Depression is one of the most common psychological problems among individuals with diabetes, and is associated with worse treatment adherence and clinical outcomes. As part of a program of treatment research aimed at integrating interventions for depression and treatment nonadherence, five depressed patients with suboptimally controlled type 2 diabetes were treated with 10-12 sessions of individual cognitive-behavioral therapy for adherence and depression (CBT-AD) in a case-series design. The intervention was delivered in a hospital setting by a collaborative team consisting of a psychologist, a nurse educator, and a dietitian. Post-treatment, all participants demonstrated a decrease in depression severity and demonstrated improvements in diabetes self-care. Four of the five demonstrated improved glycemic control. These preliminary results provide evidence for the acceptability, feasibility, and potential utility of CBT-AD for patients with type 2 diabetes and depression.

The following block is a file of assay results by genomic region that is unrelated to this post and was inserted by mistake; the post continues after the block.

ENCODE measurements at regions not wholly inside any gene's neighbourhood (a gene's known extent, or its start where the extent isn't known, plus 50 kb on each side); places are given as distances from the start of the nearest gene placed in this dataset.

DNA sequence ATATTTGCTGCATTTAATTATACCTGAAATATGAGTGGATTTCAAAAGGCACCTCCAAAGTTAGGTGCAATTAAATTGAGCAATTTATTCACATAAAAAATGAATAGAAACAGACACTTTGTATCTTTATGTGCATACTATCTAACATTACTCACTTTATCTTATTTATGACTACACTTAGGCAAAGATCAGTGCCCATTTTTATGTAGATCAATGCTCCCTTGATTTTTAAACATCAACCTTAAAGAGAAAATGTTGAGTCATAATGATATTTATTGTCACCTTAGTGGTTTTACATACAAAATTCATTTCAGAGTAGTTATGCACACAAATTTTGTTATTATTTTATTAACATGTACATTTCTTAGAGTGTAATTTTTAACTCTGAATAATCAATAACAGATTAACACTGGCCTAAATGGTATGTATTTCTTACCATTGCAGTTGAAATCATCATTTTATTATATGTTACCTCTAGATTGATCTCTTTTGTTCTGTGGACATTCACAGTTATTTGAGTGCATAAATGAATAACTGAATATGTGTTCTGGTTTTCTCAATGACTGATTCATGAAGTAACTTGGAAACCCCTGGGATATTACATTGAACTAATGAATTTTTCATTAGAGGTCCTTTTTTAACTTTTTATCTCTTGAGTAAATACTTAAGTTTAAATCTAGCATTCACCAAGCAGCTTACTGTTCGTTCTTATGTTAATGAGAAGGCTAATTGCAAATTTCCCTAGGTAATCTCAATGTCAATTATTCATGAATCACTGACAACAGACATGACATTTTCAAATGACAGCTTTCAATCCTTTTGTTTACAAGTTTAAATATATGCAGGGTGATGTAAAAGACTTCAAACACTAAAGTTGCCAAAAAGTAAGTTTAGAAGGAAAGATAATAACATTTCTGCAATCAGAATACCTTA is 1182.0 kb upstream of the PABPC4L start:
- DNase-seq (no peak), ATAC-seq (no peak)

ASJC Scopus subject areas
- Experimental and Cognitive Psychology
- Clinical Psychology
- Psychiatry and Mental health